Fig. 11.—Chromatic Circle displaced by Contrast (shows the effects produced by red upon the other colors).
more yellowish, and at the same time less intense. Advancing along the circumference of the circle, our diagram informs us that yellow is not much affected in the matter of saturation or intensity, but is simply made to appear more greenish. The two circles during superposition cut each other near the position of yellow; from this point onward the effect changes as far as intensity or saturation is concerned, the greenish-yellow being moved decidedly outside of the original circle as well as toward the green; it is made, therefore, by contrast with red, to appear more brilliant as well as more greenish. Green is made to appear somewhat bluish and more brilliant. Greenish-blue has been considered. Cyan-blue is made to appear slightly more greenish as well as much more brilliant; the same is true of blue, though its increase in brilliancy by contrast with red is rather less than is the case with cyan-blue. Violet has its hue considerably altered toward blue; its saturation is diminished. Purple is made to look more violet and is much diminished in saturation.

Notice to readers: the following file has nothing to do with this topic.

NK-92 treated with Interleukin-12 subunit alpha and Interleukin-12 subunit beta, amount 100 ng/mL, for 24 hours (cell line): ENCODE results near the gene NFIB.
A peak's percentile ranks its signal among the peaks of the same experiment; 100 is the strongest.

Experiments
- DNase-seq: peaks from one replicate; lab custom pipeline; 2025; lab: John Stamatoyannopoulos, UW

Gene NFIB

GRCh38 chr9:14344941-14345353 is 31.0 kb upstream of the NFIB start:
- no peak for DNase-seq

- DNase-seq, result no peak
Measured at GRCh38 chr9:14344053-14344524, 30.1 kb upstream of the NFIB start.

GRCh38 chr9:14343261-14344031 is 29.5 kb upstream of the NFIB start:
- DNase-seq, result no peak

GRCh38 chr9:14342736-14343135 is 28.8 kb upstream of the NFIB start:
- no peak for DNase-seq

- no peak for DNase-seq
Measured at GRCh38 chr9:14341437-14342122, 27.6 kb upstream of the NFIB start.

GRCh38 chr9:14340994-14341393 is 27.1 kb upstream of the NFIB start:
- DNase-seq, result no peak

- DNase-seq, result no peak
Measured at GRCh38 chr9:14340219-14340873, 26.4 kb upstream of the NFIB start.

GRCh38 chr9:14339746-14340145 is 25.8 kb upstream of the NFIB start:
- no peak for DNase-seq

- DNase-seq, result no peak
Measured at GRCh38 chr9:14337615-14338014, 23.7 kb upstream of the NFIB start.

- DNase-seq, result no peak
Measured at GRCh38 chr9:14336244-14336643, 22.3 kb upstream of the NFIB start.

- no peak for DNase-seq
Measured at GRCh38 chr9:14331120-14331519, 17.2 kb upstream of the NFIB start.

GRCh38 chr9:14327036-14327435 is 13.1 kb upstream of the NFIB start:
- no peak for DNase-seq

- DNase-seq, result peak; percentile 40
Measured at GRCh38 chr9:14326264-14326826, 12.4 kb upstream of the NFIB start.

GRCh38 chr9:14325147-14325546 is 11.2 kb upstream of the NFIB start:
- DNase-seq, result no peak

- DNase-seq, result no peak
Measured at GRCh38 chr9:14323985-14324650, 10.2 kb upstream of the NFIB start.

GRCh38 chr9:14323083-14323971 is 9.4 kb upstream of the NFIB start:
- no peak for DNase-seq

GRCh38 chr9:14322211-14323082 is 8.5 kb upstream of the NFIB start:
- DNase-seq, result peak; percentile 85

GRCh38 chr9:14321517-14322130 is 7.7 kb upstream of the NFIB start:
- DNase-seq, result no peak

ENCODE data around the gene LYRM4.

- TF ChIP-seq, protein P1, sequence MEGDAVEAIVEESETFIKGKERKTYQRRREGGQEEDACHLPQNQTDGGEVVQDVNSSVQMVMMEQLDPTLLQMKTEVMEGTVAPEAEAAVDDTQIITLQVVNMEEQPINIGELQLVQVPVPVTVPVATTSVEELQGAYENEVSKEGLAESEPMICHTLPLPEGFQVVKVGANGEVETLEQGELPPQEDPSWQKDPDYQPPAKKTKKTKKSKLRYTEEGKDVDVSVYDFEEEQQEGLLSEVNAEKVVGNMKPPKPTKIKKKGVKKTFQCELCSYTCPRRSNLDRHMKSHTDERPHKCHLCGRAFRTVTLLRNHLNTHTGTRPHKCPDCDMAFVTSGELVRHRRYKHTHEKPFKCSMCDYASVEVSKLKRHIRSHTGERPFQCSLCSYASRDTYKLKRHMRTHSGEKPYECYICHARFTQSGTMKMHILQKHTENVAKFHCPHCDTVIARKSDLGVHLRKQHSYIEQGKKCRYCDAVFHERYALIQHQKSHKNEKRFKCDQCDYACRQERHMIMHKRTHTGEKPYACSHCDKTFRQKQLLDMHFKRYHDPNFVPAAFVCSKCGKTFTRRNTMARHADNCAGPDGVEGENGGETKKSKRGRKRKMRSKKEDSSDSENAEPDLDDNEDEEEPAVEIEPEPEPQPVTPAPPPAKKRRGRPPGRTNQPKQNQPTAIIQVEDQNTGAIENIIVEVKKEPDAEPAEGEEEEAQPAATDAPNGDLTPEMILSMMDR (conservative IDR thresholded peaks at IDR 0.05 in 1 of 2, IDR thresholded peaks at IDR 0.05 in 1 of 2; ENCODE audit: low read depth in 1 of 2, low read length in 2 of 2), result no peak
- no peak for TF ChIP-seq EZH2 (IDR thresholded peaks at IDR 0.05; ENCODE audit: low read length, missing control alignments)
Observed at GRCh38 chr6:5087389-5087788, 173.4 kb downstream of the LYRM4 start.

If we wish to study the effects produced on the colors of the chromatic circle by contrasting them with yellow, we have of course merely to displace the upper circle along the line joining yellow and its complement, ultramarine-blue, and then proceed as before.
It is quite evident that this contrast-diagram will furnish correct results only on condition that the colors in it are properly arranged; if the angular positions of the colors are laid down falsely, the results in the matter of increase or diminution of brilliancy will also be false. The author has made many experiments to settle this question, and in Fig. 12 gives his result in the form of a diagram.